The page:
When considering regression, it's important not to fall victim to the "gambler's fallacy," or the notion that luck always evens out. Gambler's fallacy is the incorrect belief that if multiple consecutive coin flips come up heads, chances are the next will be tails. The fate of the next flip is independent of those previous. If a pitcher has been the victim of bad luck, one should not expect good luck going forward, but rather, neutral luck. The same is true if the pitcher has enjoyed good luck; bad luck isn't necessarily around the corner. As time progresses, if the luck is indeed neutral, the quantification of the metric approaches the league mean. This movement is regression.
Thinking about our coin-flipping example, while the odds for each successive flip are 50/50, over a large enough sample, tails should catch up. The problem is, if we relate this to the luck associated with pitching, a season is most often not long enough for luck to completely even out. In some cases, it does. In others, the luck (good or bad) continues. But in most cases, the effect is regression, where the metric moves toward, but never quite reaches, the league mean.
Which metrics regress?
The two metrics that are subject to regression are batting average on balls in play (BABIP) and HR/FB. Soon a third will be introduced, but for now let's focus on this pair.
The notion of BABIP regression is fairly commonplace. And for the purpose of this exercise, continuing to paint BABIP with a broad brush will suffice. Given that, in general, fly ball pitchers should sport a lower BABIP than ground ball types, all pitchers should cluster around the global BABIP average, presently .296. A fly ball guy might be a tick below, while a ground ball pitcher could be a smidge above.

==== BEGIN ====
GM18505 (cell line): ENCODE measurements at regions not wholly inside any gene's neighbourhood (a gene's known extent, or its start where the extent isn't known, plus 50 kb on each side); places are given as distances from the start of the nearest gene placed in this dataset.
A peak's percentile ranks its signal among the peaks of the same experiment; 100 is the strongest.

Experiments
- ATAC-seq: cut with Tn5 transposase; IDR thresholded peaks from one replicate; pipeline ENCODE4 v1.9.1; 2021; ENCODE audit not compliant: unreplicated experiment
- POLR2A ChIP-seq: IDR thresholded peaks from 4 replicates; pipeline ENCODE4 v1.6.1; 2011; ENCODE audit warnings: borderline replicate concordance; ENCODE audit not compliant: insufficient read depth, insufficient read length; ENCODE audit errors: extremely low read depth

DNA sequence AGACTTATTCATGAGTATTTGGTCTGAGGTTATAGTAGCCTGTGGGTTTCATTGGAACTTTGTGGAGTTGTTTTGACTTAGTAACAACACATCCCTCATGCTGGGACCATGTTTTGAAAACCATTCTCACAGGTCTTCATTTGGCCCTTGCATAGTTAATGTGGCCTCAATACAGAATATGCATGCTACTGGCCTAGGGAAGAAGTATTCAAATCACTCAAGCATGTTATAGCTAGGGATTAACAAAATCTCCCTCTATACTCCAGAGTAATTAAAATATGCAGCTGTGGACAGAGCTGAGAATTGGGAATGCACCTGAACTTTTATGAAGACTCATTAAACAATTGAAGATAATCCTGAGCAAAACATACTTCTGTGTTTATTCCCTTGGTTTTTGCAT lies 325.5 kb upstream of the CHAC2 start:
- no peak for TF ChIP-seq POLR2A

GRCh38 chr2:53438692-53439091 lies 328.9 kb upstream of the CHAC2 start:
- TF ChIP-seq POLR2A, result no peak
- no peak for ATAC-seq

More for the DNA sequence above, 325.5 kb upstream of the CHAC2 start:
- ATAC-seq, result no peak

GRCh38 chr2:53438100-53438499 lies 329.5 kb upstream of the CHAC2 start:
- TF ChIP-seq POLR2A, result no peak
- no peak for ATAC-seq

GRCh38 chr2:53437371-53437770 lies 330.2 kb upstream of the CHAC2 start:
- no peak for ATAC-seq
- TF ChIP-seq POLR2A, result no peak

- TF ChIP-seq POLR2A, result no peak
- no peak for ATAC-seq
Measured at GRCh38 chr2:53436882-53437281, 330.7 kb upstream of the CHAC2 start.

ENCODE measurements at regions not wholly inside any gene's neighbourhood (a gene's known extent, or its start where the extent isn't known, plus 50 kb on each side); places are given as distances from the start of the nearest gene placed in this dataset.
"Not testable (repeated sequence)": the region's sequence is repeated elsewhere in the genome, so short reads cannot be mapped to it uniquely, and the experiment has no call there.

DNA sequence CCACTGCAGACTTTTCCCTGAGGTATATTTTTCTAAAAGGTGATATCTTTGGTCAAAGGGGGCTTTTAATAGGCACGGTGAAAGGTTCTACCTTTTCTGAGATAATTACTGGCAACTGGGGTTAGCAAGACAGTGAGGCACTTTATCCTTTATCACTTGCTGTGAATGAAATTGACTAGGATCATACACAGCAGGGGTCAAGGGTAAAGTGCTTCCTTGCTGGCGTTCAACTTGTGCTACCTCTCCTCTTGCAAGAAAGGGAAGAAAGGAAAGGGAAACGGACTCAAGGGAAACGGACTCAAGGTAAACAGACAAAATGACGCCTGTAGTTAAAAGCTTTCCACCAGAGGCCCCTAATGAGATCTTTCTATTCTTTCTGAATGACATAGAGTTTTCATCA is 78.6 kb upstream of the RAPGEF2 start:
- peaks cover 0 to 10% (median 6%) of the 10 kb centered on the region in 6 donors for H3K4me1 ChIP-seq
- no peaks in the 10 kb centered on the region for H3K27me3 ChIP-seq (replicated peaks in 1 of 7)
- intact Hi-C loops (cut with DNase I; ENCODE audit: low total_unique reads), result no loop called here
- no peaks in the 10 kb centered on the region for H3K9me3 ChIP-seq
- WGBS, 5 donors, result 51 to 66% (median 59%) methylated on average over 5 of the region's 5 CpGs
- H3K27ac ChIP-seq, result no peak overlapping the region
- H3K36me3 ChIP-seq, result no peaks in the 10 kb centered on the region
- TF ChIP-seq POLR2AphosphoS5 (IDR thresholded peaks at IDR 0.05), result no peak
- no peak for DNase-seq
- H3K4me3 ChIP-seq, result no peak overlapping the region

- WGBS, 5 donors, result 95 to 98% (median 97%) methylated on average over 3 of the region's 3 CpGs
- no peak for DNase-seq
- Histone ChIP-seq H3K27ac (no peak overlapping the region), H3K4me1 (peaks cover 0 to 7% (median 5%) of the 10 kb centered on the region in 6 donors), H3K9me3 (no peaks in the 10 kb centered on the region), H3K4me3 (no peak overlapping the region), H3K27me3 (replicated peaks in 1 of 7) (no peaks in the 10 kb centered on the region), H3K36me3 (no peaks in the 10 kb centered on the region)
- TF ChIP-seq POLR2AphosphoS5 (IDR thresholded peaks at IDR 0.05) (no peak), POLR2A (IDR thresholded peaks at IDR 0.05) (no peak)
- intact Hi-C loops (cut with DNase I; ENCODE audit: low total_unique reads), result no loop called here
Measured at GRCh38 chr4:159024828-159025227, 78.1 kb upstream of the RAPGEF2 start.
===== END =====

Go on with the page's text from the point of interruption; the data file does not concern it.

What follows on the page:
However, it won't be long before this analysis is as archaic as Myspace. Baseball has evolved to the level that BABIP is being broken into its hit trajectory components of line drives, ground balls and fly balls, and each batted ball is classified as hard, medium and weak. Then corresponding BABIPs are determined. Infield popups can be broken out from fly balls, and bunts from grounders. Baseball Info Solutions, one of the leaders in data collection, has even created a classification called "fliner," which is in between a fly ball and liner. BABIP can be parsed into over 30 pieces. As more data is collected, a pitcher's skill will be further delineated from happenstance. It's the happenstance that regresses, but as we learn more, not everyone will be expected to regress to the league mean, but rather their own baseline, much like hitters. Keep in mind these will still not stray too far from the league mean, but every little bit helps.